"The Chinese mainland accounts for about 90% of our traded products," Rengstorf revealed, adding that the German firm also develops some products together with its suppliers. "The major advantage of the Chinese mainland is the lower price compared with other Asian countries and Europe."

The 10-time visitor viewed the Hong Kong Houseware Fair as a kind of shop window that allowed him to assess market trends in other countries, check prices and review supplier development.

He added that Inspirion's main market is Europe, although Eastern European areas such as Poland, the Ukraine and Russia are becoming increasingly important, he noted.

"The market is very price-sensitive, so we are trying to sell items that attract consumers and need to be replaced after a certain period," Rengstorf explained. "The key is to find the right mix between price, quality and design - I have seen some well-designed, good-quality products at reasonable prices."

Equally enthusiastic was Diffusion Stock Import Export Ltee president Jean Alart, whose Canadian company sources some 80% of its products from the mainland.

"We used to buy from Europe 30 or 40 years ago, but now prices are too high," he explained, adding that other supply sources include Indonesia and the Philippines.

Alart said Diffusion deals in houseware - everything for the home except furniture - and is always on the lookout for new and interesting products. "For instance, we have found a small lady-shaped jewellery hanger that stands about 12 inches tall," he revealed.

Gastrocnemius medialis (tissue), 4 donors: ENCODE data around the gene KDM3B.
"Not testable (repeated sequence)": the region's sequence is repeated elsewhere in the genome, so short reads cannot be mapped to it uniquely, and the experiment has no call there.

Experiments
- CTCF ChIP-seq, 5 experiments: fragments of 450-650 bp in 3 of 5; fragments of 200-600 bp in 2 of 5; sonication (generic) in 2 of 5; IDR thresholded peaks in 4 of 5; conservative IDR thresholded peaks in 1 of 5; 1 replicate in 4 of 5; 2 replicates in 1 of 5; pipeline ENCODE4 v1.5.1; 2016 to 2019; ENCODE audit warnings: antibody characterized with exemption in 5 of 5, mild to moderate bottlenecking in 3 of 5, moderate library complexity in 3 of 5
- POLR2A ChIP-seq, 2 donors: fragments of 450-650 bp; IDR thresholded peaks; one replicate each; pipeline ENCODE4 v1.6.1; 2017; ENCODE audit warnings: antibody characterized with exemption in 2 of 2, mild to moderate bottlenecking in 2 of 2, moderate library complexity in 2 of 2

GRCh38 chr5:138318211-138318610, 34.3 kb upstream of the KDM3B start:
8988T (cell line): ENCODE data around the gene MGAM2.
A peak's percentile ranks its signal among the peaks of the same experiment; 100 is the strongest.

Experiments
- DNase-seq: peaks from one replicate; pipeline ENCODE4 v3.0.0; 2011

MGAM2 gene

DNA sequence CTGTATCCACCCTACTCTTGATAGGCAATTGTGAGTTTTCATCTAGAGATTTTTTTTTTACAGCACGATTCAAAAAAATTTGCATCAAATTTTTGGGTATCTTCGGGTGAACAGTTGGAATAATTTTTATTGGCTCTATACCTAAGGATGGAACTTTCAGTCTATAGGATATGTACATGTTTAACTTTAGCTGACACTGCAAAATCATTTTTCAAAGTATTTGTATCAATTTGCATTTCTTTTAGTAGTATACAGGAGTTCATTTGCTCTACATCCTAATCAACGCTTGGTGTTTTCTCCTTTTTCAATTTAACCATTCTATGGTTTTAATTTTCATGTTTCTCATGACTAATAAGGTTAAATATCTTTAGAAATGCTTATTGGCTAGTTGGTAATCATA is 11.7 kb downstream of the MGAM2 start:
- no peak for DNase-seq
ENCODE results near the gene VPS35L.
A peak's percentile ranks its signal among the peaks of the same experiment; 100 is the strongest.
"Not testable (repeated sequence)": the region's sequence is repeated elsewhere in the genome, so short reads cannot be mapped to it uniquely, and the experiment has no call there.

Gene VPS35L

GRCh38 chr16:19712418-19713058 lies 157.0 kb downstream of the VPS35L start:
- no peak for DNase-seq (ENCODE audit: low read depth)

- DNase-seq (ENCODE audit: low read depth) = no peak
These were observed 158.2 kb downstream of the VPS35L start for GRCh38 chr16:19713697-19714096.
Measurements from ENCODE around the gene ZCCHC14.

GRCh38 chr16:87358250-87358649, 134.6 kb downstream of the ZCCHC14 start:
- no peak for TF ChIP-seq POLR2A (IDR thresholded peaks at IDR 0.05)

However, Alart was primarily looking for kitchenware, such as dishes, cooking dishes and cooking accessories.

"We have been at this fair many times to find new suppliers and new items," he admitted. "I have seen some interesting products, such as photo frames and lamps; and have made some deals already."

Four-time fair visitor and J & M Trading co-owner Jan Frederiks said 60% of the New Zealand giftware and ornament importer's products came from Asia - mainly Hong Kong, the Chinese mainland, Vietnam - and 40% from Europe

"The Chinese mainland and Hong Kong have definite advantages as supply sources," Frederiks maintained. "There is easy access from New Zealand to Hong Kong, and the prices are very good compared to Europe."

The Hong Kong Houseware Fair met her buying requirements as there were "a lot of houseware products" that could be used with gifts or combined with giftware.

"We are looking for new products and we've found quite a few, such as a range of vases, porcelain ware and drinking glasses," Frederiks noted, adding that decorative lamps, glasses and gift boxes sell well in New Zealand. "The strengths of this fair are its easy access and good organisation, so we will be back."

Similarly committed to returning was Willem Moerhuis, proprietor of Direct Trading Int'l B.V. of the Netherlands, which imports promotional products and business gifts, including some houseware items.

"The Chinese mainland is our major supply source," Moerhuis confided, noting that products are produced there but a lot of manufacturers have offices in Hong Kong.

"That's the reason why I always come to Hong Kong - if I cannot find something in Hong Kong, I will not be able find it on the Chinese mainland."

He was making his 15th visit to the Hong Kong Houseware Fair to find new products and had found some "interesting" items such as spoon scales that he was confident would sell well in his biggest markets, namely Holland and Belgium.

"The Hong Kong Houseware Fair is important as I always find new things," Moerhuis concluded. "I find new developments and ideas at every show, so I am able to show people something new when I go back home."